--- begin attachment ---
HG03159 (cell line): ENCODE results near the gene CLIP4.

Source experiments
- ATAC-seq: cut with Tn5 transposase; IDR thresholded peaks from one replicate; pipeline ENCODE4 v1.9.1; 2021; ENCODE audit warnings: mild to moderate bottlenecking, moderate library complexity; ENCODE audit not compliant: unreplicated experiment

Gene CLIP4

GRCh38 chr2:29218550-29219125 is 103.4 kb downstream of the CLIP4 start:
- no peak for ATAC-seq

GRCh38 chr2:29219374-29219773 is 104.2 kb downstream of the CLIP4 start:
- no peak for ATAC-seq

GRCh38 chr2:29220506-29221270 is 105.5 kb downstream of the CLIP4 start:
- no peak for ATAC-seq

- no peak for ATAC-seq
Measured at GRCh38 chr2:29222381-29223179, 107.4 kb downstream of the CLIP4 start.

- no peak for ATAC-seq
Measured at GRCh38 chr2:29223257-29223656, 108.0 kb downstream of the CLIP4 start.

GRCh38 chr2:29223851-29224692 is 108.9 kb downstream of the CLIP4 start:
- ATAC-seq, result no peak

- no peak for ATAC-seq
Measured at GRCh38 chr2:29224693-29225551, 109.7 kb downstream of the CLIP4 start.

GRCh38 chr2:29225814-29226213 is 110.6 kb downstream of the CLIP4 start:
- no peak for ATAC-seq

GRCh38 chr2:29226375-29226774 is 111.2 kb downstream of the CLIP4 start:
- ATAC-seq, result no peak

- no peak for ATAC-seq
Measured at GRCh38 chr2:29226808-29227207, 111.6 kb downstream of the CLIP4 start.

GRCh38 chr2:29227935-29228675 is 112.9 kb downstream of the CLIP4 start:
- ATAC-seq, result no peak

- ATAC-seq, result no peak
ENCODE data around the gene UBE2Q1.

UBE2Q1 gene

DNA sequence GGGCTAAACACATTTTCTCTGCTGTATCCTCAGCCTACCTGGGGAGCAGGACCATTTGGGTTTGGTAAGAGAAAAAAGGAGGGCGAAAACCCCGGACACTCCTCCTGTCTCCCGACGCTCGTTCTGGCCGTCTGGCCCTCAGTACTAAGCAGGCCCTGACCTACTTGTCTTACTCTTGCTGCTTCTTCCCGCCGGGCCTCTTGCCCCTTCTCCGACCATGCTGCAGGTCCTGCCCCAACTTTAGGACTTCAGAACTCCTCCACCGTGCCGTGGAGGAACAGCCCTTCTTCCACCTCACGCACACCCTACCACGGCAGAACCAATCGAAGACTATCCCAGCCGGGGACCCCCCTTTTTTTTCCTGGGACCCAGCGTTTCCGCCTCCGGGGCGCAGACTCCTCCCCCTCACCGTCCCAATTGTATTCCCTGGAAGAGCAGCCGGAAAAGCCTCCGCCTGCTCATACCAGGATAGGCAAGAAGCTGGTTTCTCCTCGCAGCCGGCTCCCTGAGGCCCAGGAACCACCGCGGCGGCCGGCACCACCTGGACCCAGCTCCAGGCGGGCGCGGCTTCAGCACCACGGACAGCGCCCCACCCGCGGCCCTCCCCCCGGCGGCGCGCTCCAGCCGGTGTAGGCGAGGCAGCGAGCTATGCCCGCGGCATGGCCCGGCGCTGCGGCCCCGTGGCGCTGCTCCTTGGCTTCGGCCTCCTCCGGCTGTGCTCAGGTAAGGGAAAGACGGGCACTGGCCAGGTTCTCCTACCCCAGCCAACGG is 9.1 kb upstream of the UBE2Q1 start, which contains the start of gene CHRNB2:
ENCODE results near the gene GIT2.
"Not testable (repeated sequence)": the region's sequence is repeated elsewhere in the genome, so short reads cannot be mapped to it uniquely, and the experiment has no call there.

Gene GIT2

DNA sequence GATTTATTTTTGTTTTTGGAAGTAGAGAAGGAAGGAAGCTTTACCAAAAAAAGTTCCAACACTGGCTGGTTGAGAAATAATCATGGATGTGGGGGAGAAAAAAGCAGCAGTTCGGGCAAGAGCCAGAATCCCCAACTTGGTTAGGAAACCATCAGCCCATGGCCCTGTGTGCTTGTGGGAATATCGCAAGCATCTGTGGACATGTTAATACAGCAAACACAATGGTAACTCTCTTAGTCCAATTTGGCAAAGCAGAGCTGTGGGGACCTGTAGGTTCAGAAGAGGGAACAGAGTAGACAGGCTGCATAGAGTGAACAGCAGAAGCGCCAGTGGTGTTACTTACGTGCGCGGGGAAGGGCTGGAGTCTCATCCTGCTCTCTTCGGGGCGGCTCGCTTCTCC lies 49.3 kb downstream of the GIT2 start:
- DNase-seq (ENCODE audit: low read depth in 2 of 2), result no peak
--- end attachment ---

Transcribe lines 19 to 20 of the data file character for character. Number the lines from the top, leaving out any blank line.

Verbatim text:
GRCh38 chr2:29225814-29226213 is 110.6 kb downstream of the CLIP4 start:
- no peak for ATAC-seq